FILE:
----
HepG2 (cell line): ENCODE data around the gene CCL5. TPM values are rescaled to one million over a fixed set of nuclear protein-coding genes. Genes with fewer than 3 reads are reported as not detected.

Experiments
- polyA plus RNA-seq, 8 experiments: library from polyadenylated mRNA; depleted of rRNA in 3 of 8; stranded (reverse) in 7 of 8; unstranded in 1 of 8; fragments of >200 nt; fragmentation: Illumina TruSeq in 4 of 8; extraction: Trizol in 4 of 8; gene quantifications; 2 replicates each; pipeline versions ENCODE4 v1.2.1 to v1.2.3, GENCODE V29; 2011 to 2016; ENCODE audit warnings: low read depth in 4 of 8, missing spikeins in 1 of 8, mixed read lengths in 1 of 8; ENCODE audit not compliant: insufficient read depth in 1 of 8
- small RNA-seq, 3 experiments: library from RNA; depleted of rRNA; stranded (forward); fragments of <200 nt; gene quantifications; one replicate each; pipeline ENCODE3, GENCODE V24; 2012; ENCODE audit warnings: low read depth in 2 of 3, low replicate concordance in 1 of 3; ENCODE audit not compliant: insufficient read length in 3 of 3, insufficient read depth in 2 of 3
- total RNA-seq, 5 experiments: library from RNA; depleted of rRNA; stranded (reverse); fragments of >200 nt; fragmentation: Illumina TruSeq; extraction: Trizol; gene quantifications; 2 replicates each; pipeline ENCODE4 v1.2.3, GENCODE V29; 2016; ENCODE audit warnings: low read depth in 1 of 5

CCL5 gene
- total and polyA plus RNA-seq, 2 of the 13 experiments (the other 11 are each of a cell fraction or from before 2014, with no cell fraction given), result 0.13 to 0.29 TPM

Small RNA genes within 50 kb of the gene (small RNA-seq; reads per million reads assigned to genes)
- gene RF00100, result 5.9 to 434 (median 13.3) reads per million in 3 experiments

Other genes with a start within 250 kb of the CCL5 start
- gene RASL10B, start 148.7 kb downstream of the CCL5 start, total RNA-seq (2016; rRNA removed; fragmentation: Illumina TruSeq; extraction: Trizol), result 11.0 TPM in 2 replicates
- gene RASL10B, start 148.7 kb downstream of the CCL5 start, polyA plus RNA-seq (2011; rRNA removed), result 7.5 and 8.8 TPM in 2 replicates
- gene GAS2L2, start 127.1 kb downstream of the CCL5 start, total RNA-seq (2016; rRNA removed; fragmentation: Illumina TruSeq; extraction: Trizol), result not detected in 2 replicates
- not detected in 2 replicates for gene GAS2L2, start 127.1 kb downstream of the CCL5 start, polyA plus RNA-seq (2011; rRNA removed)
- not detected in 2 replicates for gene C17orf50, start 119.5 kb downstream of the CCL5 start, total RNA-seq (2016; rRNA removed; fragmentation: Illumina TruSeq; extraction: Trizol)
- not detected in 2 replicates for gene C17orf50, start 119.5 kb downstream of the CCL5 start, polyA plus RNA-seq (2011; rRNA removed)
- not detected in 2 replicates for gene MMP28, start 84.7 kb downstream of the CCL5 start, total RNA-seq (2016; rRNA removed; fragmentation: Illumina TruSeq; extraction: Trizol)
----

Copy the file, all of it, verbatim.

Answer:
HepG2 (cell line): ENCODE data around the gene CCL5. TPM values are rescaled to one million over a fixed set of nuclear protein-coding genes. Genes with fewer than 3 reads are reported as not detected.

Experiments
- polyA plus RNA-seq, 8 experiments: library from polyadenylated mRNA; depleted of rRNA in 3 of 8; stranded (reverse) in 7 of 8; unstranded in 1 of 8; fragments of >200 nt; fragmentation: Illumina TruSeq in 4 of 8; extraction: Trizol in 4 of 8; gene quantifications; 2 replicates each; pipeline versions ENCODE4 v1.2.1 to v1.2.3, GENCODE V29; 2011 to 2016; ENCODE audit warnings: low read depth in 4 of 8, missing spikeins in 1 of 8, mixed read lengths in 1 of 8; ENCODE audit not compliant: insufficient read depth in 1 of 8
- small RNA-seq, 3 experiments: library from RNA; depleted of rRNA; stranded (forward); fragments of <200 nt; gene quantifications; one replicate each; pipeline ENCODE3, GENCODE V24; 2012; ENCODE audit warnings: low read depth in 2 of 3, low replicate concordance in 1 of 3; ENCODE audit not compliant: insufficient read length in 3 of 3, insufficient read depth in 2 of 3
- total RNA-seq, 5 experiments: library from RNA; depleted of rRNA; stranded (reverse); fragments of >200 nt; fragmentation: Illumina TruSeq; extraction: Trizol; gene quantifications; 2 replicates each; pipeline ENCODE4 v1.2.3, GENCODE V29; 2016; ENCODE audit warnings: low read depth in 1 of 5

CCL5 gene
- total and polyA plus RNA-seq, 2 of the 13 experiments (the other 11 are each of a cell fraction or from before 2014, with no cell fraction given), result 0.13 to 0.29 TPM

Small RNA genes within 50 kb of the gene (small RNA-seq; reads per million reads assigned to genes)
- gene RF00100, result 5.9 to 434 (median 13.3) reads per million in 3 experiments

Other genes with a start within 250 kb of the CCL5 start
- gene RASL10B, start 148.7 kb downstream of the CCL5 start, total RNA-seq (2016; rRNA removed; fragmentation: Illumina TruSeq; extraction: Trizol), result 11.0 TPM in 2 replicates
- gene RASL10B, start 148.7 kb downstream of the CCL5 start, polyA plus RNA-seq (2011; rRNA removed), result 7.5 and 8.8 TPM in 2 replicates
- gene GAS2L2, start 127.1 kb downstream of the CCL5 start, total RNA-seq (2016; rRNA removed; fragmentation: Illumina TruSeq; extraction: Trizol), result not detected in 2 replicates
- not detected in 2 replicates for gene GAS2L2, start 127.1 kb downstream of the CCL5 start, polyA plus RNA-seq (2011; rRNA removed)
- not detected in 2 replicates for gene C17orf50, start 119.5 kb downstream of the CCL5 start, total RNA-seq (2016; rRNA removed; fragmentation: Illumina TruSeq; extraction: Trizol)
- not detected in 2 replicates for gene C17orf50, start 119.5 kb downstream of the CCL5 start, polyA plus RNA-seq (2011; rRNA removed)
- not detected in 2 replicates for gene MMP28, start 84.7 kb downstream of the CCL5 start, total RNA-seq (2016; rRNA removed; fragmentation: Illumina TruSeq; extraction: Trizol)